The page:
The impact factor of journal provides quantitative assessment tool for grading, evaluating, sorting and comparing journals of similar kind. It reflects the average number of citations to recent articles published in science and social science journals in a particular year or period, and is frequently used as a proxy for the relative importance of a journal within its field. It is first devised by Eugene Garfield, the founder of the Institute for Scientific Information.The impact factor of a journal is evaluated by dividing the number of current year citations to the source items published in that journal during the previous two years.
Cell culture is the complex process by which the cells are grown under controlled conditions. A consistent presence of floating cells is a common phenomenon in cultures of human embryonic stem cells (hESCs). It is currently believed that unavoidable imperfections in culture conditions lead the cells to undergo senescence and apoptosis resulting in unattached cells floating in the culture medium. Inspired by recent studies on mitotic activities in human embryonic stem cell colonies, we believe the existence of floating cells is not simply the result of unfavorable growth conditions but an intrinsic phenomenon resulted from maintaining the pluripotency of hESCs under the culture conditions. Continuous cell division across the colonies is responsible for the emergence of floating cells during hESC culture. This is quite different from the bacterial colony growth where the cells in the center of colonies are quiescent. Results indicates that continuous cell division, even at the costof floating cells formation, is essential for human embryonic stem cell proliferation.(Chen L, Jin Q, Gong Jand Krishna Dasa SS, The Nature of Floating Cells in Human Embryonic Stem Cell Culture)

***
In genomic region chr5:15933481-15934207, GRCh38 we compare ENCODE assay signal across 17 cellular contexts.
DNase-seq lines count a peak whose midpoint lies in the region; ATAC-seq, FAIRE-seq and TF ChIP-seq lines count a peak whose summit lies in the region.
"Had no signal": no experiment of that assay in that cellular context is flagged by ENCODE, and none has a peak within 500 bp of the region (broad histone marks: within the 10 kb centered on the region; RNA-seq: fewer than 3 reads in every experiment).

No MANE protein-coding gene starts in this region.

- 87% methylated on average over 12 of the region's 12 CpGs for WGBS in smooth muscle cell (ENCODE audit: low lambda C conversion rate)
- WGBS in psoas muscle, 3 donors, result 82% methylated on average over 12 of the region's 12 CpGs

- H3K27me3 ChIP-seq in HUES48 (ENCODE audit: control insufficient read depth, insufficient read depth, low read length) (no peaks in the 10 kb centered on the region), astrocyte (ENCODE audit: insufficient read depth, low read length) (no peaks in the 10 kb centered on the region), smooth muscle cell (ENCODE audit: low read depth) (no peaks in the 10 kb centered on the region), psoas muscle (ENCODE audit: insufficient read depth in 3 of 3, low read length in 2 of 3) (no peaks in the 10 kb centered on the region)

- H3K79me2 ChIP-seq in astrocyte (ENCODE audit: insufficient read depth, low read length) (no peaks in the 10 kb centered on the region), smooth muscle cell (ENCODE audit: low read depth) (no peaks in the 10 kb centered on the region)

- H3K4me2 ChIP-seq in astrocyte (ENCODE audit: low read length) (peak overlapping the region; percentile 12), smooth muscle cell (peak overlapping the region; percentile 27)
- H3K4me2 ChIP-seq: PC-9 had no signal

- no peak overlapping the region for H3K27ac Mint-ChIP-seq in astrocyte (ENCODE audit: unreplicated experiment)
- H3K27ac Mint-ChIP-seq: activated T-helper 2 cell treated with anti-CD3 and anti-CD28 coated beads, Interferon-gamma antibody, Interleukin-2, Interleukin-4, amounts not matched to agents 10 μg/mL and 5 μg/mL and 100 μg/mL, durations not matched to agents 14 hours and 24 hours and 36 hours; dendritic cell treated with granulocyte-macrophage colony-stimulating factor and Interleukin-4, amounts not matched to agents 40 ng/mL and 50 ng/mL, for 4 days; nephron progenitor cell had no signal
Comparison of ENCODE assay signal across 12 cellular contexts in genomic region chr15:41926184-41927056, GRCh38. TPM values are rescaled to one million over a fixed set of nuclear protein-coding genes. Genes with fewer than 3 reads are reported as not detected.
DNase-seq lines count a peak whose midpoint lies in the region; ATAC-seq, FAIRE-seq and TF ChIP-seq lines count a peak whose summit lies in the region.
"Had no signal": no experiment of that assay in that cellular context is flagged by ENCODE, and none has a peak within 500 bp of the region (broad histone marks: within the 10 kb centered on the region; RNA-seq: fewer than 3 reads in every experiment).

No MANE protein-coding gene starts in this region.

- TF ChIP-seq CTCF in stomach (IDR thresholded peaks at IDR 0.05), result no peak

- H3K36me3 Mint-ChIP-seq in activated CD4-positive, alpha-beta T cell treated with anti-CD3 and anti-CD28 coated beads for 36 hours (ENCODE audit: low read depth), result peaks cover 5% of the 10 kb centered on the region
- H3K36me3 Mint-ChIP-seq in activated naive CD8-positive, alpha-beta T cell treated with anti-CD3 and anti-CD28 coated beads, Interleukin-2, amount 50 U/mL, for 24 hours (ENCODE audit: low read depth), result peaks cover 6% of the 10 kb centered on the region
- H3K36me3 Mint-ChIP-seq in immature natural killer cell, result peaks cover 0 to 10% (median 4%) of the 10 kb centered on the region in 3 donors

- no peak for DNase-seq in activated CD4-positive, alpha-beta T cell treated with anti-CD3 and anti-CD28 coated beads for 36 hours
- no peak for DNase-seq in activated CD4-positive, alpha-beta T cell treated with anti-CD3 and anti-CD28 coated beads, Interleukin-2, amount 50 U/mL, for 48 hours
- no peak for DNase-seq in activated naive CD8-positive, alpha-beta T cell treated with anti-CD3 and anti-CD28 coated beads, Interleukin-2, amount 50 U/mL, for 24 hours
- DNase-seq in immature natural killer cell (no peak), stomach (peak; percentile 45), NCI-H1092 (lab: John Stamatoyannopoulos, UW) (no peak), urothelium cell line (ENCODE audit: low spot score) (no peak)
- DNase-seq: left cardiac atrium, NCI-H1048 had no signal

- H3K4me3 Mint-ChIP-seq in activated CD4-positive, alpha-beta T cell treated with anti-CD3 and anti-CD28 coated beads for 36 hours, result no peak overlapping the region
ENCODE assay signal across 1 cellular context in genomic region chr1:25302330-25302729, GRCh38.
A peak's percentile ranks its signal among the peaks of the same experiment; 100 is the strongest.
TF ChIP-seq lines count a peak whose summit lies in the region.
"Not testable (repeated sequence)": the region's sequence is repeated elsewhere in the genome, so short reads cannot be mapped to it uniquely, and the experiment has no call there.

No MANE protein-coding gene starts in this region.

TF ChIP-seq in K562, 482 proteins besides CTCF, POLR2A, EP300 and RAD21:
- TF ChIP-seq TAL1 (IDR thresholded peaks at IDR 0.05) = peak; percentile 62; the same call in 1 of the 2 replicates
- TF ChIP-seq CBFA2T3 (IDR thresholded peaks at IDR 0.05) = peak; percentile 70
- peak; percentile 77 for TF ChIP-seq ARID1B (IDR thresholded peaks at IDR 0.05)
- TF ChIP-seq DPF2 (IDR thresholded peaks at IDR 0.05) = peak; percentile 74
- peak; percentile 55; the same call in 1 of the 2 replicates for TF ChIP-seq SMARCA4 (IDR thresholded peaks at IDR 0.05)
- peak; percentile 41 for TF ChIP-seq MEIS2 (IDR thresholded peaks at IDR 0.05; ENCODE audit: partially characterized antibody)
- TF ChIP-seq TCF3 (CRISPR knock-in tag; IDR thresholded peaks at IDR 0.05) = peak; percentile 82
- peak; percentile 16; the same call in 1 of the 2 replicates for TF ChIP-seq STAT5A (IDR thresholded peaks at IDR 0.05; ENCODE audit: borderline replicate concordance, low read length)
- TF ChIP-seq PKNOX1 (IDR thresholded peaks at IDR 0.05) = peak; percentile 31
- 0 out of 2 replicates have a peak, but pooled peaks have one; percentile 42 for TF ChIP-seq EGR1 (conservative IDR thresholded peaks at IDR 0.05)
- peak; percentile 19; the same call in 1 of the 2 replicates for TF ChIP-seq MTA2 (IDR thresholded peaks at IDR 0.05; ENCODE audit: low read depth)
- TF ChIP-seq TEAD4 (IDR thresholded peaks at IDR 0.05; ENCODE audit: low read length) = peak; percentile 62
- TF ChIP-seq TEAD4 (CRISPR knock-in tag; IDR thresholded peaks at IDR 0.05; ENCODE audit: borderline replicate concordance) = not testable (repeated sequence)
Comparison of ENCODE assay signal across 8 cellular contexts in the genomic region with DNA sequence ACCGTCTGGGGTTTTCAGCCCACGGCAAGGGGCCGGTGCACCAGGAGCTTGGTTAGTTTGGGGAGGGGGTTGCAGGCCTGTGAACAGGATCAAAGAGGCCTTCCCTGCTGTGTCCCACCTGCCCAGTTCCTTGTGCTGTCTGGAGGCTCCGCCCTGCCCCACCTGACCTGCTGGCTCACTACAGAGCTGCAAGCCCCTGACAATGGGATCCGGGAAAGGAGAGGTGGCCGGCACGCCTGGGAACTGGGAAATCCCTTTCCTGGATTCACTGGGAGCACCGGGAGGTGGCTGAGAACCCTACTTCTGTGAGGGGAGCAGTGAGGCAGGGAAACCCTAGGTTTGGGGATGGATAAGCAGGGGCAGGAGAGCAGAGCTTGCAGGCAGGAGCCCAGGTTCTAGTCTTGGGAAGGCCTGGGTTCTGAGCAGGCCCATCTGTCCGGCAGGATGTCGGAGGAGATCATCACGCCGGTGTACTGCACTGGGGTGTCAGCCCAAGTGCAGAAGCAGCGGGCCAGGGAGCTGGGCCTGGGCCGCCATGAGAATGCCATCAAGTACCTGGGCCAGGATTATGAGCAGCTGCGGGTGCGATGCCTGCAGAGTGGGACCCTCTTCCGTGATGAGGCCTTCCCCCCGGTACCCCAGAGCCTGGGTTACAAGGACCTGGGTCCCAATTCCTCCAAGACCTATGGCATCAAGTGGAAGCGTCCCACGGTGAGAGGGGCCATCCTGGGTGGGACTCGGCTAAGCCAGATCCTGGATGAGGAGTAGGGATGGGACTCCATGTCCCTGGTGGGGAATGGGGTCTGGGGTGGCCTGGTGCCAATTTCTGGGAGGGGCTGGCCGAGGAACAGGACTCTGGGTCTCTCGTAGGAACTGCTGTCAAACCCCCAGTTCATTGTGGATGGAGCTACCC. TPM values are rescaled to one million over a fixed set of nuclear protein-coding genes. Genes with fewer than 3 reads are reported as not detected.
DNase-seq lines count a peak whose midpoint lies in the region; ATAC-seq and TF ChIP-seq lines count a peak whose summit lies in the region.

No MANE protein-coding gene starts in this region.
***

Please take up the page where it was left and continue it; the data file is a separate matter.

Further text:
Last date updated on July, 2014